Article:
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The Tiger From Escnhapur

The Tiger From Escnhapur

By Patrick Samuel • October 11th, 2011
Static Mass Rating: 2/5

Release date: April 18th 2011
Certificate (UK): U
Running time: 203 minutes

Year of production: 1959

Country of origin: Germany
Original language: German with English subtitles

Director: Fritz Lang

Cast: Debra Paget, Paul Hubschmid, Walter Reyer, Sabine Bethmann

Fritz Lang, the much celebrated director of iconic films like Metropolis, Dr. Mabuse, der Spieler and Die Nibelungen returned to Germany in the late 1950’s to begin working on his Indian epic, a three hour film that would be split in two parts, Der Tiger von Eschnapur and Das indische Grabmal.

It was an ambitious project, but it would prove to be one of the most well received of Lang’s films in his native land, but more about that later on.

The Tiger From Escnhapur/The Indian Tomb

Its story, based on Thea von Harbou’s novel, is one of adventure, romance and action as a German architect, Harold Berger (Paul Hubschmid) arrives in India after being commissioned by an Indian maharaja, Chandra (Walter Reyer), to construct a temple on his palatial grounds. Once there, Harold leaps to the rescue of Seetha (Debra Paget) who is almost attacked by a tiger.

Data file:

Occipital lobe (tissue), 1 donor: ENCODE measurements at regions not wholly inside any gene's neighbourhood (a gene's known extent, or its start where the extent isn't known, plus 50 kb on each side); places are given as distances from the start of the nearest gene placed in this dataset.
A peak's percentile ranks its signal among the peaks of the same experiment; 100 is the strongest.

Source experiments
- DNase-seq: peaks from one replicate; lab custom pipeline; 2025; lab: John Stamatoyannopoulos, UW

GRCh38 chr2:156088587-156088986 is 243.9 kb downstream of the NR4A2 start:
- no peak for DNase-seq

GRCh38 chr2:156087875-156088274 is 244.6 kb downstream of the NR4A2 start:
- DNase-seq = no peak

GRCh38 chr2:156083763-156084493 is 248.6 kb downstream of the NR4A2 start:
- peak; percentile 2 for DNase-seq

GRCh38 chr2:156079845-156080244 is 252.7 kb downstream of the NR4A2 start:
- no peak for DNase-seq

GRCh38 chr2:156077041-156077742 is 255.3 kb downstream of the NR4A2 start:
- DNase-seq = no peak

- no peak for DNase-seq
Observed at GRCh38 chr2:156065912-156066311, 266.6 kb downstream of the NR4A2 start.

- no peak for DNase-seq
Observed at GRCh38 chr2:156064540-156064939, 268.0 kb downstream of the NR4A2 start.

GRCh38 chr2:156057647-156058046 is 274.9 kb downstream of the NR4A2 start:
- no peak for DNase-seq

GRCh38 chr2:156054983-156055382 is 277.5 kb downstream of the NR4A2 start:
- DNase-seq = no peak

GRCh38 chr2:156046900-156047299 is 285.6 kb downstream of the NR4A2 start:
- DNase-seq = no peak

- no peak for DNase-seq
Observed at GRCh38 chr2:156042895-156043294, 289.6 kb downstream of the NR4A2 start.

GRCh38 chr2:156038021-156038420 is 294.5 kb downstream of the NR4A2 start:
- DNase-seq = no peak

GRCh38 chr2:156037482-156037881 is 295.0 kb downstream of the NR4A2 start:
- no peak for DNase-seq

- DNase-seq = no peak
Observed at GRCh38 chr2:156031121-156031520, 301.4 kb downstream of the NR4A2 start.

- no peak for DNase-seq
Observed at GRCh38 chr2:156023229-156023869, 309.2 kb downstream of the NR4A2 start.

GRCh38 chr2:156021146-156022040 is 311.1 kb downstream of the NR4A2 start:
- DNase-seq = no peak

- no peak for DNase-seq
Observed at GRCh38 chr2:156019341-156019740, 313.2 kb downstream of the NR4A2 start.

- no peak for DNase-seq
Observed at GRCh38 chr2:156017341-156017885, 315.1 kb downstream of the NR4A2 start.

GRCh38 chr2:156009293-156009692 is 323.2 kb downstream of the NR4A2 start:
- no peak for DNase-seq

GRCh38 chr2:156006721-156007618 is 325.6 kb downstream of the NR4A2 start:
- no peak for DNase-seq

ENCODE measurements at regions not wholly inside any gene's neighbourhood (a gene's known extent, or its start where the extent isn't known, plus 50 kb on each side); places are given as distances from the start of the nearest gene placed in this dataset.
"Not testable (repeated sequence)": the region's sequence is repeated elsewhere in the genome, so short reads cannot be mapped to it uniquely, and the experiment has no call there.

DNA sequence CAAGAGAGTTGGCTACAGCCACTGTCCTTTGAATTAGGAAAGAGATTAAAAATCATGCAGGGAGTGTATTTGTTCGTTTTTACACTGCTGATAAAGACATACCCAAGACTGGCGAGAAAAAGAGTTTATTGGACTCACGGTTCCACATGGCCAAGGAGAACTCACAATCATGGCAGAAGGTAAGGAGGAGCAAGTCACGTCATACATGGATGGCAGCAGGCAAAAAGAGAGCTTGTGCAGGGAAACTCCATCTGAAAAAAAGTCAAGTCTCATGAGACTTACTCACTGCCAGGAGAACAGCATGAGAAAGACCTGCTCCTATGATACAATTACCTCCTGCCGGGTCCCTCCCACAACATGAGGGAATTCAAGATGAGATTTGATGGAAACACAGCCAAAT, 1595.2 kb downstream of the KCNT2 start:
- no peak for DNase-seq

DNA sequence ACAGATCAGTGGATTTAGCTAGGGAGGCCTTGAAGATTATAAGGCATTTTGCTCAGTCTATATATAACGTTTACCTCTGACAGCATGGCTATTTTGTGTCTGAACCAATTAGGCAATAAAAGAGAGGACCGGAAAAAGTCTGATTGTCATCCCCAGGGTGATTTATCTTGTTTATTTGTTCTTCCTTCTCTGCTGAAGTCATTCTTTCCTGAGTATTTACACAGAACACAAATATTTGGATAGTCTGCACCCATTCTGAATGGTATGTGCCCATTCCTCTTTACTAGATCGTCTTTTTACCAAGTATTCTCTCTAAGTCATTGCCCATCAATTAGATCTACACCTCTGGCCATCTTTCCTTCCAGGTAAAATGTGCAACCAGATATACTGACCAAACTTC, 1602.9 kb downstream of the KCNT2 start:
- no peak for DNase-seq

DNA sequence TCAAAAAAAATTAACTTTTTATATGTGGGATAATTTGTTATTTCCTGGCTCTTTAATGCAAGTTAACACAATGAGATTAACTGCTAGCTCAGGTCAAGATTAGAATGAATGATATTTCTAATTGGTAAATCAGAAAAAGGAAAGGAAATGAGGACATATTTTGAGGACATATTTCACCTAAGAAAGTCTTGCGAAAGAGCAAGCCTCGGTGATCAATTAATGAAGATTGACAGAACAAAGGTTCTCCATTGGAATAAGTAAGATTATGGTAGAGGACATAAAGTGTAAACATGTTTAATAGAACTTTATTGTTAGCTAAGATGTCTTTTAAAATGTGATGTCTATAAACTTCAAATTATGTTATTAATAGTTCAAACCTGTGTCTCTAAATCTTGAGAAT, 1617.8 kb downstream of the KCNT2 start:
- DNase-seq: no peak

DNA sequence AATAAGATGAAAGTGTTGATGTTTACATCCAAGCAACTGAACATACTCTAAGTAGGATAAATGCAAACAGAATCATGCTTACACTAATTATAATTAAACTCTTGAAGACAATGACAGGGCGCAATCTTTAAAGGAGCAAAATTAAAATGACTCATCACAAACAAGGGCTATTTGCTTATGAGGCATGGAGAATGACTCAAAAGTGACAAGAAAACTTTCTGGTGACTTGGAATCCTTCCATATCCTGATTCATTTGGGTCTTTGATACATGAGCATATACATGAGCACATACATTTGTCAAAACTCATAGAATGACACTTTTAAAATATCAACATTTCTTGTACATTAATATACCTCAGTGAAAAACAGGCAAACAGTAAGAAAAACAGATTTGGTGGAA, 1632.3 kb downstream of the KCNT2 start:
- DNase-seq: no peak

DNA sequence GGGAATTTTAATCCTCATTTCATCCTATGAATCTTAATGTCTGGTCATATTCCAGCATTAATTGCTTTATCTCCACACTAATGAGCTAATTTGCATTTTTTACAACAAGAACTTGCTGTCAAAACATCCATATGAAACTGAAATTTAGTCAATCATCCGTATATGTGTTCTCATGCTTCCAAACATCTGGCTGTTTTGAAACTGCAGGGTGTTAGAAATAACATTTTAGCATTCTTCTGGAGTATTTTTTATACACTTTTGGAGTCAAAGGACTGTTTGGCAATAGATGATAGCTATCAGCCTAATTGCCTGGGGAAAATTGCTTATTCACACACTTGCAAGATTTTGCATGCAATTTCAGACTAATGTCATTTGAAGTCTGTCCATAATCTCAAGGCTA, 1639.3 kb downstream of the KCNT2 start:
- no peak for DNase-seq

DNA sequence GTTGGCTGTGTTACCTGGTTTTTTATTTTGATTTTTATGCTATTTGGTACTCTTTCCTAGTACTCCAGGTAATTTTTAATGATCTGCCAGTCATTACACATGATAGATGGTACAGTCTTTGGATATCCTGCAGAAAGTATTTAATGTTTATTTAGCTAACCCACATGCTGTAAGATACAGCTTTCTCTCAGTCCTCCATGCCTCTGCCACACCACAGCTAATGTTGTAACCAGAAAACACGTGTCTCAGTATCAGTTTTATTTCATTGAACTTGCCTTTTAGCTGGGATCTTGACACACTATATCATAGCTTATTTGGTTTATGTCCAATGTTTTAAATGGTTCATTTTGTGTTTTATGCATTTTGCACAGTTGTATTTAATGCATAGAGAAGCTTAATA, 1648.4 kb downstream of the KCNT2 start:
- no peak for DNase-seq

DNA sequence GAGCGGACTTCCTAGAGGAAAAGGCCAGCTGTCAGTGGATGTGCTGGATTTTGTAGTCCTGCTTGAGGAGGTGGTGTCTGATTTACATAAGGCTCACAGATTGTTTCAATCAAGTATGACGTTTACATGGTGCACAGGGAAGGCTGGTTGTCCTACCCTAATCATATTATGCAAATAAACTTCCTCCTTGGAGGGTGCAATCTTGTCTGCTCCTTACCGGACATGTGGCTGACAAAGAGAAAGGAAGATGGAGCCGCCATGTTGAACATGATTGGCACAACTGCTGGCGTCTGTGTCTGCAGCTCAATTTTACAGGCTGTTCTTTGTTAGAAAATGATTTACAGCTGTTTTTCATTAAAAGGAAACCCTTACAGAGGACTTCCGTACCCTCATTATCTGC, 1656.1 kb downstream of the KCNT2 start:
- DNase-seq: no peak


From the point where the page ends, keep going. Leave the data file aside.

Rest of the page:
As the dancer falls in love with the architect it of course angers the vain maharaja and in his jealous rage he seeks to wreak revenge on them both. Harold has to battle wild animals and take his chances in a maze of traps if he hopes to rescue Seetha and get out of India alive. When Harold’s sister, Irene (Sabine Bethmann), who’s also an architect, arrive to look for him, Chandra gives her no truth in his explanation for his disappearance but rather informs her that now instead of a temple, they are to build a tomb.

The Tiger From Escnhapur/The Indian Tomb

Tiger From Escnhapur and The Indian Tomb, taken as a whole, is wonderful and vividly colourful adventure film and there’s much to admire in it, including Debra Paget’s snake dance. Dressed with very little left to the imagination or modesty, she suggestively gyrates to the percussive melody beneath a towering statue commanding the attention of the cobra and the men who watch her. It’s one of the film’s most memorable sequences.

The problem with Tiger From Escnhapur and The Indian Tomb, for a film which talks a lot about the heart and soul of India, is that it actually has very little to do with India. It’s a film which boasts an international cast, yet not one the main actors are actually Indian, neither Debra Paget nor Walter Reyer, who plays Chandra with a blackened face.

The Tiger From Escnhapur/The Indian Tomb

Francis Jarman in her book White Skin, Dark Skin, Power, Dream notes some other problems during her observation: